The community leader told me: “Prevent is like a budget overhead, there’s a sense that Prevent is where the money is to deliver community programmes, so let’s go with that”. Community groups receive help with their websites and social media and some funding for projects, in return Prevent has access to the grassroots and can engage with them on getting the Prevent agenda out to communities.
In some areas Prevent is seen as benevolent, in others it is seen as a hostile monitoring network keeping tabs on Muslims, harassing and stigmatising people and removing children from schools unnecessarily. Prevent has listed “empathy” with the Palestinians, criticism of foreign policy in the Middle East and criticism of Prevent itself as issues that needed to be “risk-assessed and managed” and that “may be regarded as extremist but are not illegal”. The scope for abuse of this power is broad.
Islamic extremism is the “main threat” identified by the Home Office and while Prevent officers are at pains to point out that they also take on far-right extremism, they do not acknowledge that takes place in a society in which the political and media establishment are anti-Muslim, and vilification of Muslims is a tool for power for Le Pen, Trump, May, Natanyahu and others. Theresa May being in ideological lock step with President Donald Trump, with his bombs, travel bans and racist rhetoric is the tip of a huge iceberg, but this is not on the agenda at Prevent meetings.
As well as not addressing many of the issues head on, the Prevent Strategy has the potential to be used to subdue communities and groups who have genuine grievances
Former Conservative Cabinet Minister Sayeeda Warsi has criticised Prevent and its narrow focus on ideology and Jeremy Corbyn called it “often counter-productive”. Under Labour it might change. Home Secretary Amber Rudd said the government needed “to sell it to communities”.
The problem is that all the government does is “sell it”, a salesperson with an inferior product becoming yet more passionate about its virtue for fear of a serious, in-depth debate and the whole façade crumbling.
Theresa May will double down on Prevent if she wins the upcoming election. A strategy that is the equivalent of a plastic mouse trap placed next to a large, overflowing rubbish bin. It’s good to catch a few mice, but the wider problem is ignored.
As well as not addressing many of the issues head on, the Prevent Strategy has the potential to be used to subdue communities and groups who have genuine grievances. In this way, class is the issue. Foreign policy isn’t carried out to benefit the poor, but the oil and arms companies. The housing crisis and austerity impoverish and trap the poor, but they cannot be discussed in the mainstream because this would question the framework of the class-based system.
Islam itself offers an alternative way of thinking about human experience and dominant economic system and cultures in a continent in which many never enjoy the benefits of liberty and freedom.
The result of a narrow focus on immediate causes is a missed opportunity to really confront a terrorism that is growing and spreading across the planet. And the victims include innocent British citizens, in London, in Paris and beyond. The government doesn’t want this, but it is unable or unwilling to broaden its approach to tackle the deeper issues.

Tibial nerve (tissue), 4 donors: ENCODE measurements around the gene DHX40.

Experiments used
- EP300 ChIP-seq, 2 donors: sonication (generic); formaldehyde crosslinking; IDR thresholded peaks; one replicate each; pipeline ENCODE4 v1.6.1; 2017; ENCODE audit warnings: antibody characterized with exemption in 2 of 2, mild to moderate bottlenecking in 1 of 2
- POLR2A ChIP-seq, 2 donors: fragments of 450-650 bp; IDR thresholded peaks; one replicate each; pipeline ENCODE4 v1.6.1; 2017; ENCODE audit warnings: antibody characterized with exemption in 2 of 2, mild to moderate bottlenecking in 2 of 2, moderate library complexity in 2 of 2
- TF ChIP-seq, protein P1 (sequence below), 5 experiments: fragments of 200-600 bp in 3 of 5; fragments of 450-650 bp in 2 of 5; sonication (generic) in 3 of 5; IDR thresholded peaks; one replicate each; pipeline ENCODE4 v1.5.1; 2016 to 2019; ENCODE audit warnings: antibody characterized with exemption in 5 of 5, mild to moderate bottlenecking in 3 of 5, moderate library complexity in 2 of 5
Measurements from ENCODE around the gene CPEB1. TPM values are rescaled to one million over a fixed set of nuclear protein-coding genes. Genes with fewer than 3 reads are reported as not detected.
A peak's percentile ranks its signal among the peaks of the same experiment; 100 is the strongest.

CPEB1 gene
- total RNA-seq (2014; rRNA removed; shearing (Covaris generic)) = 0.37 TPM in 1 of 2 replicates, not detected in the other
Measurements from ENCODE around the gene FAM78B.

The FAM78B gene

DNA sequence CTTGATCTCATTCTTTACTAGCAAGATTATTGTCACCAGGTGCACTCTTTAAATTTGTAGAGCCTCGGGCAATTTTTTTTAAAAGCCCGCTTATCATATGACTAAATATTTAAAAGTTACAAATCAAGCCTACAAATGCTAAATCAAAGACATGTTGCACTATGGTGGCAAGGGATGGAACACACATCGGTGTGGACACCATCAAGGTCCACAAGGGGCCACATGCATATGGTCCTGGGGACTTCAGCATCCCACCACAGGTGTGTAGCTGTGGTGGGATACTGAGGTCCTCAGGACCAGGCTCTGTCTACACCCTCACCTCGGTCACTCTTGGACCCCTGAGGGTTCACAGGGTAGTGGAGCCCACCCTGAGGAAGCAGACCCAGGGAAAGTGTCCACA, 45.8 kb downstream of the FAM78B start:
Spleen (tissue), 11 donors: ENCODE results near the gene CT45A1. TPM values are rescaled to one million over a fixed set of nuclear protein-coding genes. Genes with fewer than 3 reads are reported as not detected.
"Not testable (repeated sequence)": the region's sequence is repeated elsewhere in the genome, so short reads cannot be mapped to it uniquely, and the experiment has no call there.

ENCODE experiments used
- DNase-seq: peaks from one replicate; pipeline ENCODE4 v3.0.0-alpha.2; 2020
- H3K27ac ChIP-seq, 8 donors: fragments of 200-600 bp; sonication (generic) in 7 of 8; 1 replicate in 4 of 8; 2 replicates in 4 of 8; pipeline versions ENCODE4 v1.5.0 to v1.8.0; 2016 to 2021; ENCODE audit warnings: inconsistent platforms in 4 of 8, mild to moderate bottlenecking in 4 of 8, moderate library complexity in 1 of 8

Last Friday evening following the repulsive terror attacks, we were careful to limit the news in our household, mindful of the fears that might awaken in our 6-year-old.
From Beirut through Paris, and in so many other regions, people were going about their daily lives when horror erupted. Accompanying death were traumatic, chilling sights and sounds imprinted on survivors and transmitted to onlookers near and far.
We began to weigh-in on what to tell a young child: whether to share or shelter her from the news that was, after all, not on our shores. The question of the location raised its head and merits some attention.
The continued pervasive coverage of France’s tragedy is neither surprising nor an insult to other countries or populations that have equally suffered. This is not a competition. In the UK the coverage of 7/7 was intense and on-going for months. Last year the October shooting in Ottawa, Canada saw international coverage but nowhere was this coverage more concentrated and extensive than in Canada.
Paris is an international city; one of the most visited and well-known even to those that have only toured it via films and books. This fact is precisely why coverage of the tragedy here in Canada is more intense than the coverage of similar attacks. Paris is a relatable, familiar location where many of ushave participated in the exact activities, in the exact locations where these events unfolded. Familiarity breeds curiosity. The 2013 Westgate Mall siege provoked blanket media coverage. There have been attacks before and since in Kenya however that assault occurred in an everyday familiar location– a shopping mall – riveting global interest. Paris belongs not only to the French but is a global outpost which many call “home” whether they’ve taken up residence or not. The population of Paris is not simply French but vibrant, massively multi-cultural; where Eid and Diwali are as well-known as Hanukkah or Christmas.
Comfort must overrule the cynicism in the perception of preferential coverage. If anything, the coverage of Paris shines a light on bias and can, if allowed, frame an understanding of life in war zones and build empathy towards refugees fleeing these exact horrors.